In support of their motion, defendants cite footnote 6 of the Second Circuit's decision in Ford. Having stated that under the Age Discrimination in Employment Act ("ADEA") the filing period is extended to 300 days in states which have their own antidiscrimination laws, the court stated that "Title VII contains an additional requirement, not found in the ADEA, that must be met before the 180-day period is extended to 300 days: the person bringing the charge must 'initially institute[] proceedings' with the state agency." Ford, 81 F.3d at 307 n. 6 (quoting 42 U.S.C. § 2000e-5(e)(1)). The court noted that the plaintiff in Ford had met that requirement by filing with the DHR first.

 Defendants, however, assign too broad a meaning to this statement. For one thing, in a later footnote, the court stated that Title VII's "60-day deferral provision means that the cautious complainant must file a claim with the state agency within 240 days of the alleged discrimination to ensure timely filing with the EEOC." Id. at 308 n. 7 (emphasis added). It is clear, then, that the court did not believe that a failure to file within 180 days would bar a claim from being presented later. It is equally clear that the court's reference to filing within 240 days was only an explanation of what is necessary "to ensure timely filing with the EEOC," and did not mean that a claim filed thereafter is necessarily untimely, for the plaintiff in Ford filed his claim with the DHR on day 281, and the court held that the claim was timely filed with the EEOC because of the DHR's waiver of its right to exclusive jurisdiction. Id. at 310.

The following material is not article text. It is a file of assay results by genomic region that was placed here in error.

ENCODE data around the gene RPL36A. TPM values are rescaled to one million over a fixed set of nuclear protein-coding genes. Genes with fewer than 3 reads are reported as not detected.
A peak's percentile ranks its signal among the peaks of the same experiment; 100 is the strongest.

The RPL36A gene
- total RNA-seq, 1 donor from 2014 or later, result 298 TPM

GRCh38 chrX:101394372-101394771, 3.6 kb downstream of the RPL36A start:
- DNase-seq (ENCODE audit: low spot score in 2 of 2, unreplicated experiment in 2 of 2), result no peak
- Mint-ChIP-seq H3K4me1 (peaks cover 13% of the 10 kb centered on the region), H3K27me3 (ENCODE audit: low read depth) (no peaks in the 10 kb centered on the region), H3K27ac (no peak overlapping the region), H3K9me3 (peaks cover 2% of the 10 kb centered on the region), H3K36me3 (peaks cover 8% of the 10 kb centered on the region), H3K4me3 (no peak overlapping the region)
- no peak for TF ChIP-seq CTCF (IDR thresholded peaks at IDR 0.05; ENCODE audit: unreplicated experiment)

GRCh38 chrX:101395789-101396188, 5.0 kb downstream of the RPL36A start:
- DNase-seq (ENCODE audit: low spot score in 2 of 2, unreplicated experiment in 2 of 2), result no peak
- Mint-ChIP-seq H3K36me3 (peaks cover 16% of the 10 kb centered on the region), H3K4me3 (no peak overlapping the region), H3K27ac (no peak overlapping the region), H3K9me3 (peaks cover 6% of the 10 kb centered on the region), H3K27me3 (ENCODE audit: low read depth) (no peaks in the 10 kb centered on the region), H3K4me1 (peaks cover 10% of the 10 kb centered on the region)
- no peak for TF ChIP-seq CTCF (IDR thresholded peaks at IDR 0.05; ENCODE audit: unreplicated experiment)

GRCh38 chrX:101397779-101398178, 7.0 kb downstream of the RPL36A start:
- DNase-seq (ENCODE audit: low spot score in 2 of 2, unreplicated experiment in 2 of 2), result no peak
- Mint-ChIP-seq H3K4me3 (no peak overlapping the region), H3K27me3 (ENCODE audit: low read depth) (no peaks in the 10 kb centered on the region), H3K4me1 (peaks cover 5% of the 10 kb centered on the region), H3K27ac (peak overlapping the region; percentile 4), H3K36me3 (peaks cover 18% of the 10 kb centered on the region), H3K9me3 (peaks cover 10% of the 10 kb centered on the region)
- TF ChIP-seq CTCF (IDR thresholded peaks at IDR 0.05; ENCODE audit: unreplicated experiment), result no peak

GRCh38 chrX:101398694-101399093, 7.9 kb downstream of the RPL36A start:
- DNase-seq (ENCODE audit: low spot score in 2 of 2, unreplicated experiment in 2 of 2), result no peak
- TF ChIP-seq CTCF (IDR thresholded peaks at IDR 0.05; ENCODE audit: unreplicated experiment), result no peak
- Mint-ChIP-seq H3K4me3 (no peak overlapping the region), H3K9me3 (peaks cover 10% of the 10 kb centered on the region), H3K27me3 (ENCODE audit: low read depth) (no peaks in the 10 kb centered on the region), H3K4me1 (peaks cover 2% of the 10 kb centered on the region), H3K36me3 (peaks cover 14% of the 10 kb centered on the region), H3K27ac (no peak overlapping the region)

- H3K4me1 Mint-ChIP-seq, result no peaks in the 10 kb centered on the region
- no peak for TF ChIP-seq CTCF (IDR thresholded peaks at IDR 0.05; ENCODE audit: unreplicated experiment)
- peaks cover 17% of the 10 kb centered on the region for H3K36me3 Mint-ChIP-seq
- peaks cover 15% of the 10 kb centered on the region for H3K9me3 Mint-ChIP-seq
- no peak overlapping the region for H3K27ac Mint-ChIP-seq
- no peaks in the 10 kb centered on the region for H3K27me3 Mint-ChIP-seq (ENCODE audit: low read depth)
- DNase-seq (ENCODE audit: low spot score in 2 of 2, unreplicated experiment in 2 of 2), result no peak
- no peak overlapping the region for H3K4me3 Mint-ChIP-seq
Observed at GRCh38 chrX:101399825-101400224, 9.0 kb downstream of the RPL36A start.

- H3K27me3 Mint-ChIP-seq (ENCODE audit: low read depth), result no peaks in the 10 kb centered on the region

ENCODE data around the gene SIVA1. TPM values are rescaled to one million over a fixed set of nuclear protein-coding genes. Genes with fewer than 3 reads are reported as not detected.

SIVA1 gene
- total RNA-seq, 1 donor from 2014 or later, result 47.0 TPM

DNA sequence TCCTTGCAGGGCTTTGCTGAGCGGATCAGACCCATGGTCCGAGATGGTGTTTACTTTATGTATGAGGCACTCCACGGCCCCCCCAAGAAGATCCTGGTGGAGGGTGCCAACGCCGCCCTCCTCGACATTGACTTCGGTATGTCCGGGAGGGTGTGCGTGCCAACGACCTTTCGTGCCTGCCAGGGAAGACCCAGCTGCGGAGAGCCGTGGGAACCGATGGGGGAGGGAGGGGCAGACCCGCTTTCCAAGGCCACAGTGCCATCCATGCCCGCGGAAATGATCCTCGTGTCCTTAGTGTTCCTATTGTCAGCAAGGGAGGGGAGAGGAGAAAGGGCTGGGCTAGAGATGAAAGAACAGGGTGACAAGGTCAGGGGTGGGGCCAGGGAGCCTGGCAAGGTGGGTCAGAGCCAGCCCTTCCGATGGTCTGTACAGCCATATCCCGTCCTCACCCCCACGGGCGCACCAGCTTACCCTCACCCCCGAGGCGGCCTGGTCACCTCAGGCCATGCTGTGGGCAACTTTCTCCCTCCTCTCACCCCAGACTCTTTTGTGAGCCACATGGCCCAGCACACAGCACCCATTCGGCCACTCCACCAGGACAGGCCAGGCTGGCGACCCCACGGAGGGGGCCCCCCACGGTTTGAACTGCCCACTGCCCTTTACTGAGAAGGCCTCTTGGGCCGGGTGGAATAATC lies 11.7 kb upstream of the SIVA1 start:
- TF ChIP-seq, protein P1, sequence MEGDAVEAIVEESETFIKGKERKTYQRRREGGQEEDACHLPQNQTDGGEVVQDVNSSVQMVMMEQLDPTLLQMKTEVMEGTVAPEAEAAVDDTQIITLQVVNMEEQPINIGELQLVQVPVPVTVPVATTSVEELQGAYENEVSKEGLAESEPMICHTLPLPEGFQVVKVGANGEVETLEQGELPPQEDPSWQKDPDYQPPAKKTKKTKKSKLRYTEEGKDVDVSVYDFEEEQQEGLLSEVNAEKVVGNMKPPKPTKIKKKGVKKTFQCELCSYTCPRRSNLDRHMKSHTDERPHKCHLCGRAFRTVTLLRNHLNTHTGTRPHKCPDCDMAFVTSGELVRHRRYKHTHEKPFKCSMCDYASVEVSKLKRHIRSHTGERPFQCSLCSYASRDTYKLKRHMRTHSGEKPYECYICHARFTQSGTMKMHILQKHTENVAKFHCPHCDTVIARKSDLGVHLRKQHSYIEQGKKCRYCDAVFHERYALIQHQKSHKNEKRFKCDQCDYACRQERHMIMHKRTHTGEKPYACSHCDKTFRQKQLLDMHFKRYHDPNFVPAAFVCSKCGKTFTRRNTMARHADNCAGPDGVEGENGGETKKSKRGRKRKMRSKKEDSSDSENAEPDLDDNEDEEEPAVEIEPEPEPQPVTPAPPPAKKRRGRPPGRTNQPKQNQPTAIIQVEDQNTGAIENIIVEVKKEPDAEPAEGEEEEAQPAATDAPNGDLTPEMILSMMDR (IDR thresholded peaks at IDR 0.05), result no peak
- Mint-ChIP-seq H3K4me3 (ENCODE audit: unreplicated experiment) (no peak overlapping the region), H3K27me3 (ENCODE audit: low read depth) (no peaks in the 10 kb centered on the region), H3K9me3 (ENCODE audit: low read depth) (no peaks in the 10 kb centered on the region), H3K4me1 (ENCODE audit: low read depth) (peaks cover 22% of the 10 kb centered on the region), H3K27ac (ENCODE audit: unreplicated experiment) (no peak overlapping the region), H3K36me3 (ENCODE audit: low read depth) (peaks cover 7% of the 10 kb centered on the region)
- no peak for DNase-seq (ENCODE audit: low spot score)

In addition, the court in Ford noted that its holding that the Worksharing Agreement's waiver of DHR jurisdiction constituted "termination" of state agency proceedings under § 2000e-5(c) was "consistent with the rulings of the seven other circuits that have considered this issue," including the Fifth Circuit's decision in Griffin v. City of Dallas, 26 F.3d 610 (5th Cir. 1994). In Griffin, which is factually on all fours with the instant case, the court held that the plaintiff's filing of a Title VII EEOC complaint 275 days after his discharge satisfied § 2000e-5(e)(1)'s requirement that the complainant initially institute state proceedings, because under the worksharing agreement between the EEOC and the Texas Commission on Human Rights ("TCHR"), the EEOC received the plaintiff's charge as the TCHR's agent. The court also held that the TCHR's waiver of jurisdiction over claims filed with the EEOC after 180 days but before 300 days after the date of the alleged violation was self-executing, and "instantaneously transformed the EEOC's receipt of Mr. Griffin's charge into a filing of that charge and authorized the EEOC to initiate proceedings on that charge immediately." Id. at 613.